American Foundation for Equal Rights

Marriage News Blog

9 Years of marriage equality in Massachusetts

Nine years ago today gay and lesbian couples were able to get married in the United States for the first time ever. The Massachusetts Supreme Judicial Court issued the nation’s first marriage equality victory several months before, ruling that the state’s constitution,

“Affirms the dignity and equality of all individuals. It forbids the creation of second-class citizens.”

And that:

“The right to marry is not a privilege conferred by the State, but a fundamental right that is protected against unwarranted State interference.”

The lawsuit, known as Goodridge et al. v. Dept. Public Health, was brought by seven couples, represented by Gay & Lesbian Advocates and Defenders (GLAD).

Yesterday, Governor Deval Patrick marked the occasion with a moving Op/Ed in the Washington Post:

Nine years ago Friday, same-sex marriages started happening in Massachusetts, and the time since then has proved wonderfully unremarkable. The sky has not fallen. The earth has not opened to swallow us up. Thousands of good people, contributing members of our society, have made free decisions about whom to marry.

In fact, extending the freedom to marry has only had beneficial effects on the state, according to a study released this year from the UCLA Williams Institute.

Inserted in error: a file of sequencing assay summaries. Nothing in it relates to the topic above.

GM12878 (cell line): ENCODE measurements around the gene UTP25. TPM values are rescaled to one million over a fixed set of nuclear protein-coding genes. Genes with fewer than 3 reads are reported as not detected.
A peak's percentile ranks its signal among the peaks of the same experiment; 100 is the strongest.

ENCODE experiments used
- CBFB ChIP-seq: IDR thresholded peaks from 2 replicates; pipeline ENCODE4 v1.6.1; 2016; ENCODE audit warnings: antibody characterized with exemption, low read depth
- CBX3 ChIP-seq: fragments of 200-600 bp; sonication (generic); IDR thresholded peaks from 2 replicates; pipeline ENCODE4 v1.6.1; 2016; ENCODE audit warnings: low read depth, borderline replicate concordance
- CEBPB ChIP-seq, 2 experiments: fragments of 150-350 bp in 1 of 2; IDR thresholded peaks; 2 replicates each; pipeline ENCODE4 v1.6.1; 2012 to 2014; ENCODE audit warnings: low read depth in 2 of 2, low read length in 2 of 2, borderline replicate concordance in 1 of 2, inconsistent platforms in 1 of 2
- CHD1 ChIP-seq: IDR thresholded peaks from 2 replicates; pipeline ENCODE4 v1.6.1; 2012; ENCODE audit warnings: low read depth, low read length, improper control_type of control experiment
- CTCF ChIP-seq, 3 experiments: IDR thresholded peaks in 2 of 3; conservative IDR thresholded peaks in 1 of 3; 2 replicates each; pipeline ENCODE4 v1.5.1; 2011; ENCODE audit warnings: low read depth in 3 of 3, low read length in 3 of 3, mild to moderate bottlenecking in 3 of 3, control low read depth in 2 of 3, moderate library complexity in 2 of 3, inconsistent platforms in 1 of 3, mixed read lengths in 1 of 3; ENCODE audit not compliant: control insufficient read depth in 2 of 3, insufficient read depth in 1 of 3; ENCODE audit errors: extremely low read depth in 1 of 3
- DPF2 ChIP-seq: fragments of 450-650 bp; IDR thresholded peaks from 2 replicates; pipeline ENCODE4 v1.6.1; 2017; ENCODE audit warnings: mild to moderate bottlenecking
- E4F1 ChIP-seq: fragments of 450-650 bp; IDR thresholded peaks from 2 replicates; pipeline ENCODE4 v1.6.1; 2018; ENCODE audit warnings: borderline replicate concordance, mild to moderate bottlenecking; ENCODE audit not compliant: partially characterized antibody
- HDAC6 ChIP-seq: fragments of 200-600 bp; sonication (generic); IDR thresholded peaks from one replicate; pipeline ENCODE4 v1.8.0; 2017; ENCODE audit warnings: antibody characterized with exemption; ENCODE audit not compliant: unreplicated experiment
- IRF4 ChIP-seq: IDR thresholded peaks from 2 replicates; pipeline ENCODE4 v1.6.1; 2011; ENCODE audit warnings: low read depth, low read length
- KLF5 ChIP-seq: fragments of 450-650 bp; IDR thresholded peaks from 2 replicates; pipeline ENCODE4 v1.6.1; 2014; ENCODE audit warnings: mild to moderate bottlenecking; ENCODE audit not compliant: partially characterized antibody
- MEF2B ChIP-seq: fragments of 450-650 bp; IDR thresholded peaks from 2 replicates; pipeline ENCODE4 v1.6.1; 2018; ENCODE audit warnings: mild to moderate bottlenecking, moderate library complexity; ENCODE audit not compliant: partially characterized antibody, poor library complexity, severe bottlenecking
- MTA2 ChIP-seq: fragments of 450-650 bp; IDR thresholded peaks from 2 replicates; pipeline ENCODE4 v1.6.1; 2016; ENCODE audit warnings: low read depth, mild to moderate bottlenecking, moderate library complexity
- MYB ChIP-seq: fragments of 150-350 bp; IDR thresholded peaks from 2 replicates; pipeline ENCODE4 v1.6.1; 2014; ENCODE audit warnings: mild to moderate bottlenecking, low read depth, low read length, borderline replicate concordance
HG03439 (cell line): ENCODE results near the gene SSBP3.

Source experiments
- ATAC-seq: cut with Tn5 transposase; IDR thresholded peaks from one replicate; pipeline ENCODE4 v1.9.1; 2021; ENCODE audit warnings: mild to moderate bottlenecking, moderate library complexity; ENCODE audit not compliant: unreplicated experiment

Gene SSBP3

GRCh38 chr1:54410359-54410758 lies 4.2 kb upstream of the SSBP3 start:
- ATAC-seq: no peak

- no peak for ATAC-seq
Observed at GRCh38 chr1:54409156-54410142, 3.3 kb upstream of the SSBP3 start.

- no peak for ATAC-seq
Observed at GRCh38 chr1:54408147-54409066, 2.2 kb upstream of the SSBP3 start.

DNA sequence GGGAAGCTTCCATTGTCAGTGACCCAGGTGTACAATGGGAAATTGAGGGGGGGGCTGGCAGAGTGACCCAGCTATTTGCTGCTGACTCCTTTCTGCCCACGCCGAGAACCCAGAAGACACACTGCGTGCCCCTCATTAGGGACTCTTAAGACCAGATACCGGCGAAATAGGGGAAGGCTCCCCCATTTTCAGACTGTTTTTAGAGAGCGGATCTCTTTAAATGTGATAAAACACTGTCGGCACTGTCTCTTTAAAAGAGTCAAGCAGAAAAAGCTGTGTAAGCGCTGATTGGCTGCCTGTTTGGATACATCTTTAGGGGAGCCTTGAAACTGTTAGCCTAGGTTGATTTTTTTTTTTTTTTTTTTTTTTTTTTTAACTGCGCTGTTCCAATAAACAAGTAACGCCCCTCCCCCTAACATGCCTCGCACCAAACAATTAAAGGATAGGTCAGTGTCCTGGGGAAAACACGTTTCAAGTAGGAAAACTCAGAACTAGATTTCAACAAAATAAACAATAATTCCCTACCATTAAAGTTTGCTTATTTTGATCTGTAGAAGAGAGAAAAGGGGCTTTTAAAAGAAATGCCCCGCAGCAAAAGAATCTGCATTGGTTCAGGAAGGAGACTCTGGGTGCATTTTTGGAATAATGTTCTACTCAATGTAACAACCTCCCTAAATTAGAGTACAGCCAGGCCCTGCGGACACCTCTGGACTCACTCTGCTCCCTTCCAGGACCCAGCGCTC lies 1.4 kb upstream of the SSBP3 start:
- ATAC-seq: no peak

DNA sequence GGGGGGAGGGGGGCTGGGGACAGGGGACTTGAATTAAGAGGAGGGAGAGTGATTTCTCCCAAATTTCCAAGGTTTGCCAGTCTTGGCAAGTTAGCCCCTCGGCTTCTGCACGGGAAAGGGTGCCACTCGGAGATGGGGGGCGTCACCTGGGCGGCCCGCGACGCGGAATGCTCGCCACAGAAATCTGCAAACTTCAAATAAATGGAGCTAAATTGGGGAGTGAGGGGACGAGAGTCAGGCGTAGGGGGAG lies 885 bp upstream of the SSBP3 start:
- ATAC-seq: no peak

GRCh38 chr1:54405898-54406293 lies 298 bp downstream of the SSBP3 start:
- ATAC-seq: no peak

LGBT-supportive policies are also linked to greater job commitment, improved workplace relationships, increased job satisfaction, and improved health outcomes among LGBT employees. LGBT employees are less likely to face discrimination in such environments and are more comfortable being open about their sexual orientation.

Within the first four years, over 10,000 gay and lesbian couples married in the state, adding as much as $100 million to the state’s economy.

But numbers aside, the greatest benefit for couples like David Wilson and Rob Compton, one of the first married in the state, is just being able to say those magic words:

“Just using the word husband brings a level of confidence that helps say to the person we’re talking with we have a right to be together, we are a couple and we love each other.”